The free fall in sales for Huawei, the Chinese technology group hit by heavy US sanctions, has started to ease as the expansion of the company’s domestic cloud business offsets the decline in smartphone sales.
Huawei said on Friday its total revenue in the first half of the year fell 6 percent from a year earlier to 301.6 billion Rmb ($44.7 billion), but sales in its enterprise segment, which includes cloud computing, increased 28 percent to 54 Rmb. 7 billion during the period.
The decline marks an improvement from 2021 when Huawei’s revenue shrank 29 percent after Washington hit the group with export controls denying access to key technology and components.
The measures have mainly affected the group’s smartphone business by limiting its access to the semiconductors needed to power the phones. Huawei was forced to sell Honor, one of the top smartphone brands in 2020, to ensure its survival.
Smartphone sales were the main driver of the group’s consumer business, which fell 25 percent in the first half of this year as a result of weak demand for consumer electronics.
“While our hardware business was greatly affected, our [enterprise and carrier businesses] maintained steady growth,” said Ken Hu, chairman of Huawei, in a statement.
Huawei said its net profit margin stood at 5 percent in the first half of 2022, up from 9.8 percent in the same period last year.
Huawei’s cloud computing arm has successfully beaten competitors including Jack Ma’s e-commerce group Alibaba to win cloud contracts.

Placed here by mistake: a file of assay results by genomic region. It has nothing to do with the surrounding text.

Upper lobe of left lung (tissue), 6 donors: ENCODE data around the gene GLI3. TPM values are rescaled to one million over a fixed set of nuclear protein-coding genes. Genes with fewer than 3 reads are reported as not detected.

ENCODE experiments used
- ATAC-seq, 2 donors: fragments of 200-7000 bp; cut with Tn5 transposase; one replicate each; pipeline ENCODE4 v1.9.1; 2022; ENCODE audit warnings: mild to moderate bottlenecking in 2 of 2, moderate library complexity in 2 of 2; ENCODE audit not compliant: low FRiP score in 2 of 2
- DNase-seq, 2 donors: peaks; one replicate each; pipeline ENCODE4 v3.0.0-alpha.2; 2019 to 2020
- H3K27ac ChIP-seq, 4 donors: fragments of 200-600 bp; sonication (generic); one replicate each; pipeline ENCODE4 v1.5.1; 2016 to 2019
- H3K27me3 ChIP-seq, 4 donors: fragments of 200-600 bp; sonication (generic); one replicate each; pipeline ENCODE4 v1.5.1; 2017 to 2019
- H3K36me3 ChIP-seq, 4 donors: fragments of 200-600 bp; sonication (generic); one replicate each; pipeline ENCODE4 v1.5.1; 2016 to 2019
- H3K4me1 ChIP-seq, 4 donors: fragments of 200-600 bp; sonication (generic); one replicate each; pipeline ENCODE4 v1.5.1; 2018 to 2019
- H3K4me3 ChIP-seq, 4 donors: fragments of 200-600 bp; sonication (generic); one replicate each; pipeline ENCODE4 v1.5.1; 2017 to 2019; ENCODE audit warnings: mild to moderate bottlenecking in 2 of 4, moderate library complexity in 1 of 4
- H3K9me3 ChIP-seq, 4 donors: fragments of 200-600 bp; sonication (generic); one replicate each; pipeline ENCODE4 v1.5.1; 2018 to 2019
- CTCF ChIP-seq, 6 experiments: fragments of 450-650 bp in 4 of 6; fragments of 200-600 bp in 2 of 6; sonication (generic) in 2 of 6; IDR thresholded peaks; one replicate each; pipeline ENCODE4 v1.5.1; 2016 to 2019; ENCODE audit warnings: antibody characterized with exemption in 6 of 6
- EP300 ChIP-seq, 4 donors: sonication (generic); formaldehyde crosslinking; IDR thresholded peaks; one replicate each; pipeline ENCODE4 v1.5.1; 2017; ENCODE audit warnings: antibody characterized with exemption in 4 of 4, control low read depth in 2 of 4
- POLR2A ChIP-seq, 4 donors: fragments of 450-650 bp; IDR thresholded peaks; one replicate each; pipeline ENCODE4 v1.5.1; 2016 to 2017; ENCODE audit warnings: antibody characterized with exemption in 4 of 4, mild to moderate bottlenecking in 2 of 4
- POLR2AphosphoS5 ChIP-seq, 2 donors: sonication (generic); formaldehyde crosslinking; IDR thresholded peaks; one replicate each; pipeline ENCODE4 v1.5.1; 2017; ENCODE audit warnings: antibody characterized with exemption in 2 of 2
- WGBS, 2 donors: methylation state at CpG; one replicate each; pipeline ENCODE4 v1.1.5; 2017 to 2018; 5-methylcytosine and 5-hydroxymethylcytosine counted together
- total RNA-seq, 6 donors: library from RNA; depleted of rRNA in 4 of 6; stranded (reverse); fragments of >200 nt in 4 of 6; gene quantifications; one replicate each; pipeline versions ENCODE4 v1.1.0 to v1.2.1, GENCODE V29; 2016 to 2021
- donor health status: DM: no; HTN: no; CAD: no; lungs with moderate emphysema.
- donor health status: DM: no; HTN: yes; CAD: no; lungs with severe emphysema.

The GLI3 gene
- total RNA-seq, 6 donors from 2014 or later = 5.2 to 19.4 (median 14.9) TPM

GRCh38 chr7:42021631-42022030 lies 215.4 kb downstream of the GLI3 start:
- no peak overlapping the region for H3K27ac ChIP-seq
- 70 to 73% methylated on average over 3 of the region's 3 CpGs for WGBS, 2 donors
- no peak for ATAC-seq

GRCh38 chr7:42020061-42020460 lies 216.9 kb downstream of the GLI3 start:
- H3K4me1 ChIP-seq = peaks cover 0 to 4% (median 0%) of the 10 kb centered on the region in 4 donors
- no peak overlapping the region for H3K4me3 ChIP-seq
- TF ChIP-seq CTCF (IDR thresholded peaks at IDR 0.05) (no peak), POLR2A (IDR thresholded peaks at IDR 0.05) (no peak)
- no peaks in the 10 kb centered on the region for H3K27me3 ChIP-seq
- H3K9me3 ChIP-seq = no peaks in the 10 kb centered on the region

Alibaba and rival Tencent draw about half of their cloud sales from providing services to China’s Internet companies, which are struggling under the weight of Beijing’s tech crackdown.
“China’s market is entering a new era where the customers driving demand are no longer other Internet companies, but those from traditional industries, including state-owned enterprises,” said Zhang Yi, a cloud expert at Canalys.
“Huawei’s relationship with the government is really good, which helps them win business,” Zhang said.
Huawei is also one of the leading vendors offering private cloud services, a more customized segment of the market that is often preferred by state-owned enterprises and the country’s local governments.
While Huawei’s political favorability in China has helped boost the company, the group’s ties to Beijing pose problems abroad.
Canada in May became the latest country to ban Huawei and its Chinese counterpart ZTE from offering 5G services in the country. The Canadian government also instructed telecom companies to remove Huawei devices from existing 4G networks.